A tiny desktop PC

On the one hand...
By Harold Glicken


I have mixed feeling about the Nexbox mini PC.

On the one hand, for a desktop PC, it’s tiny: 5-by-5-by-1.3 inches, small enough to fit easily into a briefcase. It’s light, too – about two pounds.


Despite its small size, it comes with 4 gigabytes of RAM, a 64-gig hard drive (expandable with a micro-SD card and even an attachable hard drive).  It comes with Windows 10, has four USB ports, one of which is a high-speed USB 3.0. There also are an HDMI port (a  short cable is included), bluetooth and a VGA port. Both the HDMI and VGA ports are designed for attaching the Nexbox to a monitor or TV, and therein lies the other hand.


The  $183 PC has to be connected either to a TV or a computer monitor. If  you don’t have a monitor handy, like when you’re traveling, you’re out of luck. If you do have access to a monitor, you still have to carry the HDMI or VGA cable with you. You don’t have to carry a TV with you, however.


My full-size desktop monitor is connected to the PC with an HDMI cable, so I simply disconnected one end from the computer and attached it to the Nexbox. The picture quality on my high-end monitor was quite good.

You also have to carry either a bluetooth keyboard and mouse or ones than plug  into the USB ports. My bluetooth keyboard did not pair with the Nexbox, so I had to use one that attached to the box via USB.

The box has a quad-core Atom processor. It’s not very fast for much more than word processing and Internet. It has only the slower 2.4G wifi capability in a world where 5G is standard on most PCs. The 2.4G wifi makes loading web pages a bit slow, a deal-breaker in itself.

The best part of the device is it will handle a 2.5-inch extra hard drive, and USB drives can be added, too. But one screw on the bottom plate of the Nexbox wouldn’t move. Figure that the extra drive and plate that holds it in would add at least another pound. It would be bulkier, too.

Than I did the math:

Nexbox -- $183 (on Amazon)
Portable bluetooth keyboard and mouse -- $35
64-gig MicroSD card -- $40
Extra hard drive -- $60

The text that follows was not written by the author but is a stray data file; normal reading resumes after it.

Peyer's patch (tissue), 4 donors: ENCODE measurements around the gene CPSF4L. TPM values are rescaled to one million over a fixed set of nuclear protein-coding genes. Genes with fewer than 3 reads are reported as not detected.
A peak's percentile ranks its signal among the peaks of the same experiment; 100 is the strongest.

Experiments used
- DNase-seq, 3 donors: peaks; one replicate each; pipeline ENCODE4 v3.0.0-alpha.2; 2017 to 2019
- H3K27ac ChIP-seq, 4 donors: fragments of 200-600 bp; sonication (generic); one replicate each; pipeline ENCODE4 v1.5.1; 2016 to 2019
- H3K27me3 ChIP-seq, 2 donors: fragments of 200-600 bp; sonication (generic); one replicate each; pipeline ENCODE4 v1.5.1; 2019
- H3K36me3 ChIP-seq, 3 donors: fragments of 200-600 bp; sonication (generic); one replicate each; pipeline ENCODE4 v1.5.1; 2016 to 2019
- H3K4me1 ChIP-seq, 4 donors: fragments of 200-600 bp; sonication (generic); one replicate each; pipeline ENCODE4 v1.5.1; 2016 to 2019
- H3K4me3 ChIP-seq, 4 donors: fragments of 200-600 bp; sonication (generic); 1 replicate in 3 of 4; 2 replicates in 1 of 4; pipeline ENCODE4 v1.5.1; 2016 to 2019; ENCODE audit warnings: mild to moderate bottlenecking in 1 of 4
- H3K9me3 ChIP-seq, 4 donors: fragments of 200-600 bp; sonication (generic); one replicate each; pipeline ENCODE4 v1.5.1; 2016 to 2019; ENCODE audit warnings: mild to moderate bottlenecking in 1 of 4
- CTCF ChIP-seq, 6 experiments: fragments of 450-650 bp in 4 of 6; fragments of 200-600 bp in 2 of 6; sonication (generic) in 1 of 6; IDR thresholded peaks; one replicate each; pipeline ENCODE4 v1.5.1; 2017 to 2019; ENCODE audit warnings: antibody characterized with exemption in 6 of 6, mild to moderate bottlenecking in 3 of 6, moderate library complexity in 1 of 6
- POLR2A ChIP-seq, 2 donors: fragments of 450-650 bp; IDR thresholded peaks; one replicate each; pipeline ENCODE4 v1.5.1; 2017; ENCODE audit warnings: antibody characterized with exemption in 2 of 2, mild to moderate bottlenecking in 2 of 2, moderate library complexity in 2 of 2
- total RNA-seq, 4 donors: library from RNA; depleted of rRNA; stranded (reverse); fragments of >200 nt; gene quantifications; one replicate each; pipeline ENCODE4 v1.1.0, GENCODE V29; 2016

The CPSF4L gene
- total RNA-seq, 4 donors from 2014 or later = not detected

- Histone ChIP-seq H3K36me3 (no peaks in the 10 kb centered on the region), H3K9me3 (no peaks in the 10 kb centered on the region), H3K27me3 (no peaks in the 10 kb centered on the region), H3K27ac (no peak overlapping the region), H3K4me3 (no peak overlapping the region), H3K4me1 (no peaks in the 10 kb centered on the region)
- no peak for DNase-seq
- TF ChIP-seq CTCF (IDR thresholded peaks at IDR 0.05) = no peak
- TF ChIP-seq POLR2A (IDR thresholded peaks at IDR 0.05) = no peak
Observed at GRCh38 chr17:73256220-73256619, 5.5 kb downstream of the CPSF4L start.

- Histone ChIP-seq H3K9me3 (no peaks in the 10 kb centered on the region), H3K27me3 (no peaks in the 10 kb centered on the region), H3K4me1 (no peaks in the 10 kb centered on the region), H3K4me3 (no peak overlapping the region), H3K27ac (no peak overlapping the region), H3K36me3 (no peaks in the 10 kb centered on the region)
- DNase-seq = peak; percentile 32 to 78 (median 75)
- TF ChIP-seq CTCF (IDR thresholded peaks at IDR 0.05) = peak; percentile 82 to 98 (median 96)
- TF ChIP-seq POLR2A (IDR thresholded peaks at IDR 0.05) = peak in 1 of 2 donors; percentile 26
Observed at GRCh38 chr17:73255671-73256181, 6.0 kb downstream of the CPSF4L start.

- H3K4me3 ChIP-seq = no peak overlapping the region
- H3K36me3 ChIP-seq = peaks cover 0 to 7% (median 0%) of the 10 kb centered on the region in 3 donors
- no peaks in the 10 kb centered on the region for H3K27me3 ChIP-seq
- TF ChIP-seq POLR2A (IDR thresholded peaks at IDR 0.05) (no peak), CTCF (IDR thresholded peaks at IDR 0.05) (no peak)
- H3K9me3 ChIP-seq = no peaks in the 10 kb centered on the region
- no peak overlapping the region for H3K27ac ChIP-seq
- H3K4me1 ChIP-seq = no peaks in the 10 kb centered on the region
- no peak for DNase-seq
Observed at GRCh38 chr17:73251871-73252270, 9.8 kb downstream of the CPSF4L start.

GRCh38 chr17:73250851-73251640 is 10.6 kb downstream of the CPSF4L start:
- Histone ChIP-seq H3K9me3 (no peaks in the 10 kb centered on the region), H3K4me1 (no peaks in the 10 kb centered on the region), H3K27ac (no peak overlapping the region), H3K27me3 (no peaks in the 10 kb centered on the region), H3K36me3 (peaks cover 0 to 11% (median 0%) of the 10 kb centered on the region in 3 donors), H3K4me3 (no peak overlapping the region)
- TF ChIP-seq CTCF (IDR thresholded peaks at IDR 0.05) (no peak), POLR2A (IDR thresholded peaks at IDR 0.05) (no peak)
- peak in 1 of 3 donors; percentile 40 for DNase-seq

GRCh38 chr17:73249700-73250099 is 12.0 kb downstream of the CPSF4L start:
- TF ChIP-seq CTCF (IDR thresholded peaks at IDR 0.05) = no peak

VGA cable, if you need one for the monitor -- $8

Or, about $300, and that doesn’t include a monitor. Using a TV would make that expense go away. A basic monitor costs at least $100 from Dell or HP. Then there’s the weight. With the box, attached extra hard drive, keyboard, mouse and cables, you’re on the serious side of 5 pounds. That puts it in the league of chrome books and basic laptops. A very basic laptop costs about $250 or less, while a chromebook, which the box most closely resembles, comes in at less than $200. Naturally, a laptop or chromebook already come with a built-in keyboard and a monitor. If you’re a Mac person, Apple’s Mini, which is similar in size to the Nexbox, comes with a 500-gig hard drive and a much faster processor for $500.

There are cheaper and smaller devices that compare to the features the Nexbox has; they start at less than $100 for a device that looks like an oversize thumb drive, and there are several in the Nexbox price range. I didn’t try any of the others.

So, what to do nex ? I have a serious case of buyer’s remorse, especially given the slow wifi speed and the extra peripherals I’d have to take with me on the road. It will either end up in my “why’d I buy this?” box, or it will be returned.

If you’re looking for a small, portable PC, get a chromebook or a laptop; if you like gadgets – and the Nexbox fits my definition of a gadget – something I can live without – you’ll love the Nexbox.

The Nexbox is a fully equipped mini PC

On the one hand...
By Harold Glicken